Millennials—the generation of adults born between 1981 and 1996—are already a strong force throughout much of the world. They are driving trends and changing the culture, and at the same time striving for work-life balance and a happier existence. Their concerns are different than those that came before them, leading many millennials to delay the traditional life experiences that often defined their parents and grandparents.
These changes may make it all the more important for millennials to consider life insurance. However, much of the advice and myths around this financial product may lead young adults wondering if a policy is right for them.
Who life insurance is really for
Life insurance is often viewed as a product for “old people”, and it makes a lot of sense why. Many people’s first experience with life insurance is when an older relative passes away. They may receive all or part of an insurance benefit after a grandparent, parent, uncle or aunt dies.
Though many are lucky enough to receive a life insurance payout when the policy owner is very old and has lived a full life, that doesn’t mean that the policy was taken out in retirement. It’s far more likely that your grandfather, parents or aunt bought cover when they were much younger.
A lot of life insurance policies are designed with younger adults in mind. When you’re young, you are more likely to have large financial obligations. The benefit from a life insurance policy is generally meant to replace your lost income, should the worst happen and you’re no longer there to provide for your family.
Looking beyond life’s “big three” milestones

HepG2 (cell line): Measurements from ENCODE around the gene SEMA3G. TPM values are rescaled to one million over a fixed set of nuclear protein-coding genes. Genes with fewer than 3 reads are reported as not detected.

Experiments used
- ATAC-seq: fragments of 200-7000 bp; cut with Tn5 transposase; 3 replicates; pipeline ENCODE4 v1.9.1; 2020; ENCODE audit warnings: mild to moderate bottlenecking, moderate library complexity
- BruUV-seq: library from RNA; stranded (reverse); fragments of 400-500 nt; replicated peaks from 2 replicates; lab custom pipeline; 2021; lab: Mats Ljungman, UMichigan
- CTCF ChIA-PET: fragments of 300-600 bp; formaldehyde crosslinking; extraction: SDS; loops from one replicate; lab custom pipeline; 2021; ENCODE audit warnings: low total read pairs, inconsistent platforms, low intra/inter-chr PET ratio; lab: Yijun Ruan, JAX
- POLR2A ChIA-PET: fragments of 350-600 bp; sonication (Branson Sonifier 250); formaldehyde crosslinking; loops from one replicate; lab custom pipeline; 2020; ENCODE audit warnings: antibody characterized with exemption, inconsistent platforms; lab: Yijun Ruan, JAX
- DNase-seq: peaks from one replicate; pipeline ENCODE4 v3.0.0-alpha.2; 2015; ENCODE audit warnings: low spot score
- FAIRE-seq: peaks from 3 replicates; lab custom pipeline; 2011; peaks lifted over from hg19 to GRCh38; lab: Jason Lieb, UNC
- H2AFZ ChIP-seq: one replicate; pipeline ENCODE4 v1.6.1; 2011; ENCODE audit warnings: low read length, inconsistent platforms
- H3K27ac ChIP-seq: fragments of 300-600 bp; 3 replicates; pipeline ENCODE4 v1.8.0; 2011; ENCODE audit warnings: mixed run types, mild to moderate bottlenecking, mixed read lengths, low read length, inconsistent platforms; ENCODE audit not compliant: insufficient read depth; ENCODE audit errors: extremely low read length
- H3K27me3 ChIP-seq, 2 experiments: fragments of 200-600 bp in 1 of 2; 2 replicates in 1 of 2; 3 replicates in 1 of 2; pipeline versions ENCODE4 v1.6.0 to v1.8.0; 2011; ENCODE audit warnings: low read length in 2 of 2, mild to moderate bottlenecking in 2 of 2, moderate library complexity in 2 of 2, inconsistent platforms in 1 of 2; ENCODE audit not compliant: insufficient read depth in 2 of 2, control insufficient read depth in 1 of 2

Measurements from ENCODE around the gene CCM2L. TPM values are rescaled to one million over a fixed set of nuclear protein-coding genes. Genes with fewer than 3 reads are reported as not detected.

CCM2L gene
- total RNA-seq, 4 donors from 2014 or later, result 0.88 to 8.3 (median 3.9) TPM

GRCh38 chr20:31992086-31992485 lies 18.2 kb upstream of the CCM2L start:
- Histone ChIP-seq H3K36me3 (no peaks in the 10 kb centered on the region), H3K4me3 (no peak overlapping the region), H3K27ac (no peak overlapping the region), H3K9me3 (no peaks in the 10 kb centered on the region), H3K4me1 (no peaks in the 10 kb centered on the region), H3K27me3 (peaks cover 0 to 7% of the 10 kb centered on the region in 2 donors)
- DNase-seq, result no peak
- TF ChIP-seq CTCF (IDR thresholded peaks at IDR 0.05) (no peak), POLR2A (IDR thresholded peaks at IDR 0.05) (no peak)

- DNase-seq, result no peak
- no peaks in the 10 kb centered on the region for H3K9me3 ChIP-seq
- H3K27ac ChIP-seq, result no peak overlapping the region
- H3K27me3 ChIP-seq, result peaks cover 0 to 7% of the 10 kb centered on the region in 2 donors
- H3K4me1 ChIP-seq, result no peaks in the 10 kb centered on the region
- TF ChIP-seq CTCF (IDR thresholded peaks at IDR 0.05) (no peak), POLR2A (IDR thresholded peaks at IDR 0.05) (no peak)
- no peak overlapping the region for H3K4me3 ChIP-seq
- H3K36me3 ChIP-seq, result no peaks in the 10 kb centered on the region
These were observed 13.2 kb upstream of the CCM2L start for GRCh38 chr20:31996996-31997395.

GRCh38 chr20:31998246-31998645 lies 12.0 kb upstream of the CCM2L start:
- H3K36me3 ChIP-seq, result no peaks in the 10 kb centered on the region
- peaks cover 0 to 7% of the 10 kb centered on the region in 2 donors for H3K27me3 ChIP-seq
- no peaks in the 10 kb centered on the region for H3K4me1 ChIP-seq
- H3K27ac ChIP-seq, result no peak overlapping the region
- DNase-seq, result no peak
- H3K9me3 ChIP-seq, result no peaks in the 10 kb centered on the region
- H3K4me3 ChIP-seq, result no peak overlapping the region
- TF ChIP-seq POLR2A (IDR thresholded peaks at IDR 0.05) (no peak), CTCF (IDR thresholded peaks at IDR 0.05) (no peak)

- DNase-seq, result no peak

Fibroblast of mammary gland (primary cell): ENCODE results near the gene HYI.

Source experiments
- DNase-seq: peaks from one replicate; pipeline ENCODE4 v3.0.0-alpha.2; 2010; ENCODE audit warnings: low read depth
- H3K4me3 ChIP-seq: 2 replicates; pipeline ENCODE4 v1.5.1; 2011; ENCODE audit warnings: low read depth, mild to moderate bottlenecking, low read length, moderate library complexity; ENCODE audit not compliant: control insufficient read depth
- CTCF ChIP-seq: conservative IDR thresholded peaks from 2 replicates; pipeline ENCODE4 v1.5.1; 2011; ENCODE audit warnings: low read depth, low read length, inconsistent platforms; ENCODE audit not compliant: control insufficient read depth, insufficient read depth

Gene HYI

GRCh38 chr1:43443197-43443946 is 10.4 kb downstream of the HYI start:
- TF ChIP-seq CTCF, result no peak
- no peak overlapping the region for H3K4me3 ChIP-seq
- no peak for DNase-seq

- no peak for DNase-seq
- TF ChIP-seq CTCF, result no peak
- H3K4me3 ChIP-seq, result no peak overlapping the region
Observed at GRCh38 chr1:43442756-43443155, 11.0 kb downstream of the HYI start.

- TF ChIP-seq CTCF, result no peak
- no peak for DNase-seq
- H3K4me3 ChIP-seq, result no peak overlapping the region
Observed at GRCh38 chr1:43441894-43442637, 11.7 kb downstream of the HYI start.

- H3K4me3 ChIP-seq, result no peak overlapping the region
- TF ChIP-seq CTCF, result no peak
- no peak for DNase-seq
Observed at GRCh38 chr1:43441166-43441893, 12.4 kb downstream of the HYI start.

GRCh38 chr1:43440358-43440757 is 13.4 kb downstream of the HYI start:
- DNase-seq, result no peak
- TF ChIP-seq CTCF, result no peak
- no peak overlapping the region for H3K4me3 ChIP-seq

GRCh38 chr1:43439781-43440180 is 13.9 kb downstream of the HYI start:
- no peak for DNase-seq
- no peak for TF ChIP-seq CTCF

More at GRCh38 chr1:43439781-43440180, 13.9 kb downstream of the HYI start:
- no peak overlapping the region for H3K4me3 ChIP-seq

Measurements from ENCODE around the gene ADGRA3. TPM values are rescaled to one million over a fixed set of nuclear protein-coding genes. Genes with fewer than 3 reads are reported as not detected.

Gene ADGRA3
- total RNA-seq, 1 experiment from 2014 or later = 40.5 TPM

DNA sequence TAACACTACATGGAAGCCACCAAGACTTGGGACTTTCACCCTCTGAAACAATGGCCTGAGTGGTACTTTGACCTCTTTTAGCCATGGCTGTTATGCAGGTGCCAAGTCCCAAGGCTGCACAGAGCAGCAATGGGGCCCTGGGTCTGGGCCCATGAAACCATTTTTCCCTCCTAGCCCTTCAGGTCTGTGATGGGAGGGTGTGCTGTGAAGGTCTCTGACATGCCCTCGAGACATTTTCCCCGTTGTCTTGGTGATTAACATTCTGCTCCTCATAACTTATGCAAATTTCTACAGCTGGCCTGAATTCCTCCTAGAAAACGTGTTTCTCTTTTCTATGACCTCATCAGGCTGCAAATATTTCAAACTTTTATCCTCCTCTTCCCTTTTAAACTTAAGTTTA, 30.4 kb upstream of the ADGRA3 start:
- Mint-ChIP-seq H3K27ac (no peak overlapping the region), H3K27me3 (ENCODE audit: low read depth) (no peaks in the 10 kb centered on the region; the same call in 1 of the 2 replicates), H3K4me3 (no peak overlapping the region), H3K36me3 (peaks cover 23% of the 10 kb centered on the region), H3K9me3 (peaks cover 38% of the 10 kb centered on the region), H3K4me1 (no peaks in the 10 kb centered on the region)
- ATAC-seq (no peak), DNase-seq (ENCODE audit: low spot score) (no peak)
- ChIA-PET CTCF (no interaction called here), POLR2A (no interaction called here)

A life insurance policy is one way to help protect your and your loved one’s financial future. If you were to die unexpectedly, the benefit could be used for just about anything your family might need or want.
Life insurance has traditionally been marketed to people as they reach the “big three” life milestones: marriage, buying a home and starting a family. But as millennials buck trends by delaying or skipping these steps, they might not see themselves as the ideal insurance customer.
This may not be the case. Though young adults are typically delaying marriage and children, there may still be a need for them to have a policy. A de facto partner may rely on your salary to help pay the rent or mortgage, the same as if you were married. You might have other relatives (such has grandparents, parents or cousins) who also rely on you financially. A life insurance benefit could allow your family—whoever this may be—to pay any large debts you leave behind, such as a student loan or car payment.
Of course, many millennials are getting married, having kids and buying homes—though this may be later in life than their parents. For them, life insurance could be a way to care for a growing family after they’re gone. The money could go towards a mortgage, helping loved ones keep the family home. It could also pay school or university fees, giving your children the future you planned for them.